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Tips to stay safe during high wind advisories and fire danger

COLORADO SPRINGS, Colo. (KRDO) -- Extreme winds and unseasonably hot temperatures are making for troublesome fire conditions in Southern Colorado.

A high wind warning was in effect over the weekend for much of Southern Colorado. Some areas experienced 60 mile per hour wind gusts Sunday. If a fire were to spark, the warm dry winds combined with low humidity could ignite flames and cause rapid spread.

A common danger with these high wind advisories is downed power lines. Officials say if you come across one to avoid the area and report it by calling 911.

"Stay very clear of those power lines when they're down, they can be very dangerous," Pueblo Fire Captain Woody Percival said. "You cannot tell if they're energized or not. Something else to consider too is if you're in a vehicle and the power lines come down on your car, stay in your car. Do not try to exit it, wait until we can get on scene to help you get out safely."

In high wind conditions, fire officials say to expect to possibly lose power.

Also in these high wind conditions, trees can uproot and fall into roadways. Which should also be avoided and reported.

"Historically we have had several trees that will uproot and fall," Palmer Lake Fire Captain Daniel Snelling said. "Typically they're going to be in areas where the tree is standing by itself."

A fire can easily feed another fire in high wind conditions. Fire officials say a spark can travel a quarter of a mile.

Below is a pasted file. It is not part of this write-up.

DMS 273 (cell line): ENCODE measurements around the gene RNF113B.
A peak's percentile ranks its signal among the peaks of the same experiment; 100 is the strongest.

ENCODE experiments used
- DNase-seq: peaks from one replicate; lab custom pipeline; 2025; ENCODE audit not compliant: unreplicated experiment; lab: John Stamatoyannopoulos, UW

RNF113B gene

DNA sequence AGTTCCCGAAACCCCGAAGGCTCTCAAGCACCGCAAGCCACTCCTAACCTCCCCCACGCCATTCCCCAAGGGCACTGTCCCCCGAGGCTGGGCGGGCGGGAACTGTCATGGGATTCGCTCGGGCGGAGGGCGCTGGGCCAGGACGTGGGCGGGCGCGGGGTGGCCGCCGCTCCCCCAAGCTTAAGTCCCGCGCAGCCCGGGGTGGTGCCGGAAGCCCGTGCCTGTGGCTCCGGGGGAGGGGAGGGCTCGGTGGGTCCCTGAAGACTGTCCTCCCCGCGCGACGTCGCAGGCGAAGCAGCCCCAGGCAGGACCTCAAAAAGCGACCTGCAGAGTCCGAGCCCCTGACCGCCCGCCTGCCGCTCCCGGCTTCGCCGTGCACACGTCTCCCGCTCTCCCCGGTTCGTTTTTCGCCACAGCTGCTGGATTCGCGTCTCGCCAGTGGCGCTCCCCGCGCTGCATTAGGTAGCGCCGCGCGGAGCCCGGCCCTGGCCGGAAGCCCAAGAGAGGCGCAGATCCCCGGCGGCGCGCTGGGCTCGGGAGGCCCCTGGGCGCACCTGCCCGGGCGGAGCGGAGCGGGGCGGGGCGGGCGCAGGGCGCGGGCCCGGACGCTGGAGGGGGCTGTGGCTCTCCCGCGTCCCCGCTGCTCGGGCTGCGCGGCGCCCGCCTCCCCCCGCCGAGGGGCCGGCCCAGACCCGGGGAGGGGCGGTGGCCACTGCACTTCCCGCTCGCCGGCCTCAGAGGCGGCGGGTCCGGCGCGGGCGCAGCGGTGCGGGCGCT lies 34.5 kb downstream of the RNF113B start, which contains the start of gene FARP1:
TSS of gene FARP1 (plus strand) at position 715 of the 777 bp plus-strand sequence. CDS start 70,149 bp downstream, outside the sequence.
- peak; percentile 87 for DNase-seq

"Under conditions like this, wildland fires have risen dramatically lately," Percival said. "Especially in our high risk areas like river bottoms and those types of fires can take off on us very quickly."

There are preventative things residents can do around their home to minimize fire risk. Such as keeping the space around their home clean and clear of debris, including gutters.

"Don't let leaves accumulate, if a spark were to fly it can set your house on fire," Percival said.

Also especially during these high wind advisories, officials say to keep smoking and outdoor cooking to a minimum.

"If you have a trailer on your vehicle make sure your chains don't drag when you're going down the road," Percival said. "It's a common thing that starts fires along roadways."

Fire officials recommend everyone to have a 72 hour kit in place incase power is lost to their home or if they are evacuated. 

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Natasha Lynn

Natasha is a reporter for Good Morning Colorado during the week and on weekends.


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